For many of us, the term “aerobic exercise” may conjure up images of neon leotards, retro sweatbands, and endless spandex. And while there’s no need to forgo your favorite ’80s workout mix, there’s a lot more to aerobic exercise than you may think. Aerobic exercise has been shown to have a variety of benefits not only for physical fitness, but for mental wellness.
As Andrew Weil, MD, has noted, “Human bodies are designed for regular physical activity. … Many studies show that depressed patients who stick to a regimen of aerobic exercise improve as much as those treated with medication.” But what is aerobic exercise exactly? And what is the optimal amount?
Read on to learn what aerobic exercise is, the most popular variations, and how much you should be doing.
What is aerobic exercise?
Simply put, aerobic exercise is any sustained exercise of low to high intensity that stimulates the heart, lungs, and the body’s utilization of oxygen. While the term “aerobic” (which simply means requiring or pertaining to oxygen) has fallen out of fashion in recent years, it’s still the go-to term within the medical community and is synonymous with the term “cardio.”
A casual definition is that aerobic exercise is any activity that gets your heart and blood pumping. By contrast, anaerobic exercise refers to physical activity that doesn’t stimulate oxygen use in the same way, such as weight-lifting or short-distance sprinting.
What types of aerobic exercise are best?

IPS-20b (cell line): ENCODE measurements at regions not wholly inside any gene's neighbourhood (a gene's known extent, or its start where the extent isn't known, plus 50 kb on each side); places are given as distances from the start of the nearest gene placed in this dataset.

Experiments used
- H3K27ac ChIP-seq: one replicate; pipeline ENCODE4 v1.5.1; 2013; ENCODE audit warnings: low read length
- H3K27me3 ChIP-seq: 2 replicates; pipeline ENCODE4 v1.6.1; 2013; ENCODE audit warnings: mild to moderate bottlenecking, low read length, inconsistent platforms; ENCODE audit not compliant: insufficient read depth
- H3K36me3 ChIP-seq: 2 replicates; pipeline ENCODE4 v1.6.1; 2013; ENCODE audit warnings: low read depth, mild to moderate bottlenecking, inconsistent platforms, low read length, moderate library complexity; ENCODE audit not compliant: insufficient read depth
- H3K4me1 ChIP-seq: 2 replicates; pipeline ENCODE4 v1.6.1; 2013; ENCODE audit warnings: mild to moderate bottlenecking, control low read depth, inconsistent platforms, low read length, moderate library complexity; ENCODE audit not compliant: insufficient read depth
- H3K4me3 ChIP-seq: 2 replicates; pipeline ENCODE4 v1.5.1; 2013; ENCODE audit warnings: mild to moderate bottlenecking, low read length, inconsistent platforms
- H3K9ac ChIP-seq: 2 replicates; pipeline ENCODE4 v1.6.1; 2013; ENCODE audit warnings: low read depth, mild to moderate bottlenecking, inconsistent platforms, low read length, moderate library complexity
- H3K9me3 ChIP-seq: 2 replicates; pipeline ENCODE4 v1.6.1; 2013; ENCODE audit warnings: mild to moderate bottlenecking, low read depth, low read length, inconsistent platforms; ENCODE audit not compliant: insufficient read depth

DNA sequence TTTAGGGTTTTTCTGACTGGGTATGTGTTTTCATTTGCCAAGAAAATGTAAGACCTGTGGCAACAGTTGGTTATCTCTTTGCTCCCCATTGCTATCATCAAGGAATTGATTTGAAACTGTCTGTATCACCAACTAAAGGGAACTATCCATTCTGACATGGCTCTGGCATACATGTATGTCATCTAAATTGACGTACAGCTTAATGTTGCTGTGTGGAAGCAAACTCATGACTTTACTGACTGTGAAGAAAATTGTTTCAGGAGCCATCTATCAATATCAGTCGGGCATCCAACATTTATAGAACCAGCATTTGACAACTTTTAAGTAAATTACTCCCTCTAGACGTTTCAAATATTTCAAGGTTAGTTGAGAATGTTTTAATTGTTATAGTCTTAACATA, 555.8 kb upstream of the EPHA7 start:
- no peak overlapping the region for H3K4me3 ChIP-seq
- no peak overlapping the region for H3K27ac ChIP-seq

While some forms of aerobic exercise may be trendier than others, there’s no “right” way to do cardio. Ultimately, you should select aerobic activity based on what you genuinely enjoy, and adding variety to your aerobic regimen can be a great way to stay on track for your fitness goals. A few of the most well-known aerobic exercises are running, cycling, swimming, jumping rope, and using the elliptical. But there are also cardio forms of yoga, kayaking, and even dance workouts that are equally effective.
How often should you engage in aerobic exercise?
According to Gordon Blackburn, PhD, director of cardiac rehabilitation at the Cleveland Clinic, aerobic exercise should be performed for 30 to 60 minutes three to five times per week. However, no two people (or schedules) are exactly alike, and spending more time on fewer sessions or less time on more sessions appears to pack equal health benefits.
The Mayo Clinic states, “Longer, less frequent sessions of aerobic exercise have no clear advantage over shorter, more frequent sessions of activity.” And once you find something you love, the benefits of aerobic exercise are virtually limitless, from a slimmer waistline to increased endorphins.
Up next, keep reading for the fascinating new study that links exercise, learning, and memory.